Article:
My friend, you are attempting to argue with Shipping Gogglestm. That can only end one way: with you flat on your rump, collecting the shattered pieces of your rejected reality, while the owner of the Shipping Gogglestm triumphantly substitutes their own reality. Best just to role with it 😉 (or roll your eyes, whatever you prefer)

                Liked by 3 people

                1. Ultimate_procrastinator

                  incidentally, does anyone know how to make text a superscript here? I tried googling html tags for it; the tags don’t show up, but the text was just left as normal, so I’m not sure what was wrong. I would assume if I screwed up the tags they would show up in the comment?

                  Liked by 1 person

                2. Does this mean that in your world, everyone who ever argues that a character is attracted to another character is wrong by definition, and even if it ends up explicitly acknowledged in text they were still wrong that other time? Or do you just have a firm conviction that this particular time is wrong and no such thing is happening between Catherine and Cordelia in particular?

                  Like

                  1. Ultimate_procrastinator

                    No, I was just jokingly pointing out that, right or not, shippers tend to hold tightly to anything which is or is perceived as evidence for their chosen ship, and arguing about whether it makes sense doesn’t really tend to go anywhere. I also decided to throw in a mythbuster’s reference with the whole rejected/substituted realities line, which probably muddled the joke a bit. Personally, I have no particular opinion on why Cordy was blushing here; could be for shipping reasons, could be, as others have pointed out, because she’s a stickler for protocol. Either way, it was a funny moment, and I don’t particularly enjoy arguing about shipping in general, so I will make no further statement or commentary on the matter. I apologize for not communicating more clearly, especially if I gave offense in the process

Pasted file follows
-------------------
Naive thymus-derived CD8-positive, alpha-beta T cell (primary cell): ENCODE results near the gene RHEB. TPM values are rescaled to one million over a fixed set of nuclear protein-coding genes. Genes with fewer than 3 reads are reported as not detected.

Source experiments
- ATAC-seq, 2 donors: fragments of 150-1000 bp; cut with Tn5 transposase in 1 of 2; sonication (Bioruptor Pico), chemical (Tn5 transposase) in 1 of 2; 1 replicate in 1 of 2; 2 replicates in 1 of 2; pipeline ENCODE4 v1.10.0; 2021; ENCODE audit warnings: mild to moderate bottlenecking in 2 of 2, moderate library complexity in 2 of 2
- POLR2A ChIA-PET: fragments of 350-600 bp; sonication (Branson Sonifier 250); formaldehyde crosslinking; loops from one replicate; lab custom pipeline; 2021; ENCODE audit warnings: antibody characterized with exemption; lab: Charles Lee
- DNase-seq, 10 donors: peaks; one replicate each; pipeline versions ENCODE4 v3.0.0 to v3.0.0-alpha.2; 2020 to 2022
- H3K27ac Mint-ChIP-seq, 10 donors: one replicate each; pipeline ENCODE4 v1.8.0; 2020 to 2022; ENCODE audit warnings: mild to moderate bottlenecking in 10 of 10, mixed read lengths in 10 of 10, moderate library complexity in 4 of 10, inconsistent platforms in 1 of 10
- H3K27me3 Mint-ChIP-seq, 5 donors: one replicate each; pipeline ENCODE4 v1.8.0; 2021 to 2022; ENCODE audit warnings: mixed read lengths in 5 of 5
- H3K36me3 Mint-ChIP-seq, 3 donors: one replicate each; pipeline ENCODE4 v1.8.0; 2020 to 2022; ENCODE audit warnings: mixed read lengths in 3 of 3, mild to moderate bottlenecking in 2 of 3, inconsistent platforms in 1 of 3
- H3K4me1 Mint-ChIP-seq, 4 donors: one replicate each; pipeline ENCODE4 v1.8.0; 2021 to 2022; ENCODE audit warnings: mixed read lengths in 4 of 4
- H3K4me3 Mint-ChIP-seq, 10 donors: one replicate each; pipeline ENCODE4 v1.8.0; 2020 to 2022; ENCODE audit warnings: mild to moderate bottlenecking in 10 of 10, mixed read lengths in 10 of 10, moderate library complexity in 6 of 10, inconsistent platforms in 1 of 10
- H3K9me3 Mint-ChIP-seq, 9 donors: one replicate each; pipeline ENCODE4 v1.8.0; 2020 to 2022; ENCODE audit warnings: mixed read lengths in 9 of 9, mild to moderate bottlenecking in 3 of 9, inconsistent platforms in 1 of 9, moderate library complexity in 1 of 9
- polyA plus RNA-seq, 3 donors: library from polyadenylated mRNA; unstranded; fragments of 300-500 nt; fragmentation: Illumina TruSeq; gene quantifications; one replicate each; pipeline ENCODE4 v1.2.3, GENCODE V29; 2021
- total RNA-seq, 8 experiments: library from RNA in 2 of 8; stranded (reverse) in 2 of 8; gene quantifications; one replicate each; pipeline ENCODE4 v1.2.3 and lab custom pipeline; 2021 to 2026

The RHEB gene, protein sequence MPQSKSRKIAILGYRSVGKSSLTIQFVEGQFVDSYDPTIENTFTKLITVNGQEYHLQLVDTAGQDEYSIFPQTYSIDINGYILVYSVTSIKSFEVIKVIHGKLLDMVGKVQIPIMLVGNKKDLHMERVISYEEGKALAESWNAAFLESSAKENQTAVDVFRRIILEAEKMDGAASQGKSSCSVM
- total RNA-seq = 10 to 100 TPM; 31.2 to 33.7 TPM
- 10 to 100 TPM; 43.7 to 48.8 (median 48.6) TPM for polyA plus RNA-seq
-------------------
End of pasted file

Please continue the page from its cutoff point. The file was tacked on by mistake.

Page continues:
Liked by 5 people

                    1. > No, I was just jokingly pointing out that, right or not, shippers tend to hold tightly to anything which is or is perceived as evidence for their chosen ship, and arguing about whether it makes sense doesn’t really tend to go anywhere.

                      You might not have considered that in context this would refer to the specific people participating in the discussion? Like, with this statement being made on the commend chain of a specific discussion, this is you making a statement about commenters in it.

                      “Jokingly” unfortunately does not make this un-hurtful, as the essence of the joke is not “haha nobody would take this statement seriously right?” but “haha these particular arguments so stupid right?”

                      As illustration, note how it led to specific people checking out of the discussion like “ur right”, instead of smiling at the joke and continuing the conversation like before.

                      This was a pretty damn hurtful thing to have happen to you, and so I am clarifying: did you mean for it to lead to this, or did you completely misread how it would be taken in context?

                      Like

                    2. Shveiran

                      It “was a pretty damn hurtful thing to have happen to you” to have someone point out their belief that these theories regarding ships seem built on sand?

                      That’s a pretty strong reaction for someone who has often done the same regarding theories they dislike.

                      He didn’t call anyone names, he didn’t say you have to stop, he just said “this seems silly, and I don’t think you are willing to discuss it seriously”.